The technology developed under this STTR will enable rapid development and optimization of SLM processes. The experimental process development chamber can be configured to simulate existing commercial SLM machines, and thus process developed with the proposed system can be exported to these machines (which are not themselves well designed for process development). This supports the goals of the SLM laboratory at Marshall Space Flight Center as well as participation of the NASA Space Technology Mission Directorate in the Materials Genome Initiative. Implementation of the fast predictive model technology can improve the processes for SLM manufactured parts. This impacts a number of space platforms and terrestrial applications too long to list. Of particular interest to NASA is the use of in-process monitoring to verify build quality. Because the proposed system has in-process monitoring built into the process development methodology, it has a high likelihood of developing processes of which NASA engineers can be confident and for documentation of process quality can be compiled.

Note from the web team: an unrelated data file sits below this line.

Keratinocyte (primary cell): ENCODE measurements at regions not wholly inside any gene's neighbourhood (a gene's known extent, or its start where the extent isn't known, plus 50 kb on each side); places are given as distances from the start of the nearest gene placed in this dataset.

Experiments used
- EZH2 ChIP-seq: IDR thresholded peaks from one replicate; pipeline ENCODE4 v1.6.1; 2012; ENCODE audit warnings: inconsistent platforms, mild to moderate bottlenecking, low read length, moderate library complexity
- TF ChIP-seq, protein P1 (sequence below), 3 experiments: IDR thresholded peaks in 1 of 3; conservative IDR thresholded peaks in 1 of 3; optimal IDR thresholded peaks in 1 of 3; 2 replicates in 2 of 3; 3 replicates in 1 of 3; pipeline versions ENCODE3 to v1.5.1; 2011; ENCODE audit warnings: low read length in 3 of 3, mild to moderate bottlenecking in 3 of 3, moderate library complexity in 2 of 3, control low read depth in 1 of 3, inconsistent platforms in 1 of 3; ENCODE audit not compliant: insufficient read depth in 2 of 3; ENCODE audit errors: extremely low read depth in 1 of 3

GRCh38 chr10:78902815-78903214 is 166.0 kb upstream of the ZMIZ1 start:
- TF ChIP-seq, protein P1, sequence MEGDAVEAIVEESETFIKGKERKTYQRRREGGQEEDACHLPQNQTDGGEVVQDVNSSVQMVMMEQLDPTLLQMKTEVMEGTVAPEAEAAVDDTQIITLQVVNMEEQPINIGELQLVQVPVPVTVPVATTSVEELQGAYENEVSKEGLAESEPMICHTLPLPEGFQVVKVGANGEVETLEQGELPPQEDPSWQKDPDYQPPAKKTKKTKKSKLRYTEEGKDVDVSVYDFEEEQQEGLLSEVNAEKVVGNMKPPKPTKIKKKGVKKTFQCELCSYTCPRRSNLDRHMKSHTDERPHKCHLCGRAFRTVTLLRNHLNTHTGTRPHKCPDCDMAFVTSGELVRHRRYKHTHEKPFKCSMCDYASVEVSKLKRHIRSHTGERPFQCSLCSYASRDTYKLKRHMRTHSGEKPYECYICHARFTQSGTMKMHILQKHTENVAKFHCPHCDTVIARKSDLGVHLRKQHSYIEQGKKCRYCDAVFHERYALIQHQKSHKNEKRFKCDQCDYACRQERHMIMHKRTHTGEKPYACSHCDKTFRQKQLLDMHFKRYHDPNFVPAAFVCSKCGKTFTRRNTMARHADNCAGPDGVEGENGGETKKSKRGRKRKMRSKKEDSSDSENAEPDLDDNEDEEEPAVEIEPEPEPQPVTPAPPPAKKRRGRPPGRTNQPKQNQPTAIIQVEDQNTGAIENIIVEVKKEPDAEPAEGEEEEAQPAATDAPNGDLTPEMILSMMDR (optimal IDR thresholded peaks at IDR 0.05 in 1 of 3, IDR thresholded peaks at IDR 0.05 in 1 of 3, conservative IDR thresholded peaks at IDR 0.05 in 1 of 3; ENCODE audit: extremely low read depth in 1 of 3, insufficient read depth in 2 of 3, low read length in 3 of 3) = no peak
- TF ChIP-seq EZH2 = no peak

Aerospace commercial applications have high overlap with NASA applications including strong interest in fabrication of rocket engine components and a variety of other light-weighted structures. Apart from a desire for faster SLM process development, the commercial market also has a keen interest in in-process monitoring and closed loop process control. The use of feedback from in-process sensors both to develop the fast predictive model and conduct rapid process development entails concepts and techniques that are closely related to in-process control. (I.e., in-process control is essentially continuous, real-time, in situ process development.) Thus it is likely that fast predictive models, as developed under this project, can be implemented to facilitate or enable closed loop process control. Finally, we note that a key goal of this project is to provide a system that will make SLM process development accessible to a large number of new innovators and industries, allowing them to enter the field and create a wide range of applications that are currently unidentified.